In conjunction with the excuses that non-Muslims advance in futile attempts to justify unexplainable verses in the Quran, there is another attack often rendered which seems to be a combination of the theories that Muhammad (r) was crazy and a liar. Basically, these people propose that Muhammad was insane, and as a result of his delusion, he lied to and misled people.
There is a name for this in psychology. It is referred to as mythomania. It means simply that one tells lies and then believes them. This is what the non-Muslims say Muhammad (r) suffered from. But the only problem with this proposal is that one suffering from mythomania absolutely cannot deal with any facts, and yet the whole Quran is based entirely upon facts. Everything contained in it can be researched and established as true. Since facts are such a problem for a mythomaniac, when a psychologist tries to treat one suffering from that condition, he continually confronts him with facts.
For example, if one is mentally ill and claims, “I am the king of England,” a psychologist does not say to him “No you aren’t. You are crazy!” He just does not do that. Rather, he confronts him with facts and says, “O.K., you say you are the king of England. So tell me where the queen is today. And where is your prime minister? And where are your guards?” Now, when the man has trouble trying to deal with these questions, he tries to make excuses, saying “Uh… the queen… she has gone to her mother’s. Uh… the prime minister… well he died.” And eventually he is cured because he cannot deal with the facts. If the psychologist continues confronting him with enough facts, finally he faces the reality and says, “I guess I am not the king of England.”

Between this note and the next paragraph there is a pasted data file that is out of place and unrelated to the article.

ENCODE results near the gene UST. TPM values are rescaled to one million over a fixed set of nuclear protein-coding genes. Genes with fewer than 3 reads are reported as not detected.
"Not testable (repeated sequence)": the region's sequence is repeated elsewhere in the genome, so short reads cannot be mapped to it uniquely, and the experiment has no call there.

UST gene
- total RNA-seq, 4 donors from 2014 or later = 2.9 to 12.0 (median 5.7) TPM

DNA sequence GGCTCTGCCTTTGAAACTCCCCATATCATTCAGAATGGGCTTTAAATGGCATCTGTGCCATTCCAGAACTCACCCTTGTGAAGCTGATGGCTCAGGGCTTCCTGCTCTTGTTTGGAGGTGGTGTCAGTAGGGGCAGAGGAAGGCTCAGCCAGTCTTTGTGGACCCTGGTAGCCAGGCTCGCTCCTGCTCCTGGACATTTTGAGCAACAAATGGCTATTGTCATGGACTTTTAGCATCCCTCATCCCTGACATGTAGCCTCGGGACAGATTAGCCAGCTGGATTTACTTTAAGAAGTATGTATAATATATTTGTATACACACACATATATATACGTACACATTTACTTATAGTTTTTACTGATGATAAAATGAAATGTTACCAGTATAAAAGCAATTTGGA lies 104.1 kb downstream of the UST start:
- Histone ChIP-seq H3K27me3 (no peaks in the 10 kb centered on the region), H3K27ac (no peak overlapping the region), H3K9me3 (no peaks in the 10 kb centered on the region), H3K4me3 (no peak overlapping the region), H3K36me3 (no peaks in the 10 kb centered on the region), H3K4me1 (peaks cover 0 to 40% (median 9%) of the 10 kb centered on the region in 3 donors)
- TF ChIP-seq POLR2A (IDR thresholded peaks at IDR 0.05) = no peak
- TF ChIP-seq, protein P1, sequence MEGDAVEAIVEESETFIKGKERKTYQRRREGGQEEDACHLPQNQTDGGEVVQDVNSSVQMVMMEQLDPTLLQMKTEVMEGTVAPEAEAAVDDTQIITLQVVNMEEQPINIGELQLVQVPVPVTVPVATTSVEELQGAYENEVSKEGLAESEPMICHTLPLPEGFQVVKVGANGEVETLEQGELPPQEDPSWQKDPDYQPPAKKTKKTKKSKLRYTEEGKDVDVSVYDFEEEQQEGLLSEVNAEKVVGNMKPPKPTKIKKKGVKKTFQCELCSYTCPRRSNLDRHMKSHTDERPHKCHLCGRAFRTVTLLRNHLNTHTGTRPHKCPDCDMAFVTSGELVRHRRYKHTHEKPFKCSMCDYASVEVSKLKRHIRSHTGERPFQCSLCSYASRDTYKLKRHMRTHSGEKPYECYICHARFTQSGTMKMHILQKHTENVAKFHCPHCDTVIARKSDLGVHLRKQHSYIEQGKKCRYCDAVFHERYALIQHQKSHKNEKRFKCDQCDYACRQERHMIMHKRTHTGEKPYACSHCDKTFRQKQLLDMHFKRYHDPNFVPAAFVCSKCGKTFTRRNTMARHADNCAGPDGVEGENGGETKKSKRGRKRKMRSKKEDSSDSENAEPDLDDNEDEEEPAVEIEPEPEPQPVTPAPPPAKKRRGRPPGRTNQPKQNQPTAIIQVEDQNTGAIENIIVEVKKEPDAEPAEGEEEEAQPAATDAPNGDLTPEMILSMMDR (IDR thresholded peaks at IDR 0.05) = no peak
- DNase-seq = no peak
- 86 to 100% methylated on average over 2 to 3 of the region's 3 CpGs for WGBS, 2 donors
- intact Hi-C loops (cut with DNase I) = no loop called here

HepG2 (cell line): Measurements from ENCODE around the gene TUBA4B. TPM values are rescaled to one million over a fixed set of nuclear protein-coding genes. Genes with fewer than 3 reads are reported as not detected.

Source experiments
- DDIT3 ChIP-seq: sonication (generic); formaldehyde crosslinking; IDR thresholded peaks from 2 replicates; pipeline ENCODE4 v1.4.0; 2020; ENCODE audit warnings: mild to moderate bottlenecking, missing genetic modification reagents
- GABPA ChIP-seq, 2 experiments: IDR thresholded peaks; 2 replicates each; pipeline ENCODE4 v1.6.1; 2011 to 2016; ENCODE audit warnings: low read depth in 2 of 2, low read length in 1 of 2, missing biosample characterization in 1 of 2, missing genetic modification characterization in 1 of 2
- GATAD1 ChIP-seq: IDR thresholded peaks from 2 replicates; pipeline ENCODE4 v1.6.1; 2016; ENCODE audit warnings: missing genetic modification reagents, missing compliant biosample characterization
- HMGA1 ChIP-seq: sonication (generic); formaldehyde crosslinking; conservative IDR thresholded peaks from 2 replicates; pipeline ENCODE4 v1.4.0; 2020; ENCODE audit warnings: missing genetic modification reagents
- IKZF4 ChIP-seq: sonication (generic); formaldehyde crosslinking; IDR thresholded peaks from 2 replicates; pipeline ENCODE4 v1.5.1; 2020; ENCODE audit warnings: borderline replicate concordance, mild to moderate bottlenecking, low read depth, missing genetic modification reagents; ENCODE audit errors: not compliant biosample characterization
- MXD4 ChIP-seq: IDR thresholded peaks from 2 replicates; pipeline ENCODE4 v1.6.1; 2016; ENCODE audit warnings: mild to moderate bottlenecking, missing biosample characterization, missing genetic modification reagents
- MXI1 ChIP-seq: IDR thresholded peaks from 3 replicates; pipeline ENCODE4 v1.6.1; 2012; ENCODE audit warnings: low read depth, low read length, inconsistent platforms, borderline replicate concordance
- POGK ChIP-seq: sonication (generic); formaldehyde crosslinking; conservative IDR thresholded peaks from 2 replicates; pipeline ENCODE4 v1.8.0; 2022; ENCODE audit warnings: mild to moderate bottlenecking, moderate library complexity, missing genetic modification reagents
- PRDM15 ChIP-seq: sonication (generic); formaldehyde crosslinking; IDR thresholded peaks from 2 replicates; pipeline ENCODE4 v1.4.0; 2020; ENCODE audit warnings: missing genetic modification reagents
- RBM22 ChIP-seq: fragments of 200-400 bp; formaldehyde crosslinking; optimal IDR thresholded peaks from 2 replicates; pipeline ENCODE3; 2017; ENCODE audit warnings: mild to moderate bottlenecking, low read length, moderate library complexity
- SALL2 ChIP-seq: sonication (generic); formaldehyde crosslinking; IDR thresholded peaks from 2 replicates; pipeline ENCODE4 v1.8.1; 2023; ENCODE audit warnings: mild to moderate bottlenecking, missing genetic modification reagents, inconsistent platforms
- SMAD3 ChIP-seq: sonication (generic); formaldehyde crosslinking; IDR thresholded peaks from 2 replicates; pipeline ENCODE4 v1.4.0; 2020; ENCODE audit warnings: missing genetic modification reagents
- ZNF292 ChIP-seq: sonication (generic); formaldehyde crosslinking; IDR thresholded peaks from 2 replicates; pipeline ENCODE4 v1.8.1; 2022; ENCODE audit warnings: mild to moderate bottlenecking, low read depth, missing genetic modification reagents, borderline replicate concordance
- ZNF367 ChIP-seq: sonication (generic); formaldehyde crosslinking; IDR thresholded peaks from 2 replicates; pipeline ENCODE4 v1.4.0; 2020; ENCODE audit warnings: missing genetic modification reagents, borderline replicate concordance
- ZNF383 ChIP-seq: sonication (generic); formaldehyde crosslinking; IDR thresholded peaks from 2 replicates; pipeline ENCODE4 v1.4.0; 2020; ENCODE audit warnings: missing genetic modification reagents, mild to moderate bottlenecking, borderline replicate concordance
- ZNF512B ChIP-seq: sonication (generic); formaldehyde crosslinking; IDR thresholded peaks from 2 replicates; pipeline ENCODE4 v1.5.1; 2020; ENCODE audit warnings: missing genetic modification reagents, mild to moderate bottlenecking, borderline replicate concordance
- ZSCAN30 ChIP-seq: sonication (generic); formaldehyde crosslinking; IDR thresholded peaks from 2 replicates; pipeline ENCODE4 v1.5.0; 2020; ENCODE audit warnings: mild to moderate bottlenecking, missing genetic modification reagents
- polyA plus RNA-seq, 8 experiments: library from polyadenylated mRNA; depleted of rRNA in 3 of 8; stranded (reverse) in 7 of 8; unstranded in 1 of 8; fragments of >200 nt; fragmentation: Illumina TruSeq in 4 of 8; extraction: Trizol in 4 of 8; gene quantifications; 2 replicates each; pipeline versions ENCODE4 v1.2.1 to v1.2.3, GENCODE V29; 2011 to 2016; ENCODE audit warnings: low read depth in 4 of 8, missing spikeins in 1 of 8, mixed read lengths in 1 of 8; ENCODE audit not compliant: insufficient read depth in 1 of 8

The Quran approaches everyone who reads it in very much the same way a psychologist treats his mythomania patient. There is a verse in the Quran (Surah Yunus 10:57) which states:
“O mankind, there has come to you an admonition [i.e., the Quran] from your Lord and a healing for what is in the hearts – and guidance and mercy for the believers.”
At first glance, this statement appears vague, but the meaning of this verse is clear when one views it in light of the aforementioned example. Basically, one is healed of his delusions by reading the Quran. In essence, it is therapy. It literally cures deluded people by confronting them with facts. A prevalent attitude throughout the Quran is one which says, “O mankind, you say such and such about this; but what about such and such? How can you say this when you know that?” And so forth. It forces one to consider what is relevant and what matters while simultaneously healing one of the delusions that facts presented to mankind by Allah can easily be explained away with flimsy theories and excuses.
By: Dr. Gary Miller-غاري ميلر, All Rights Reserved 1992. Abul-Qasim Publishing House (AQPH).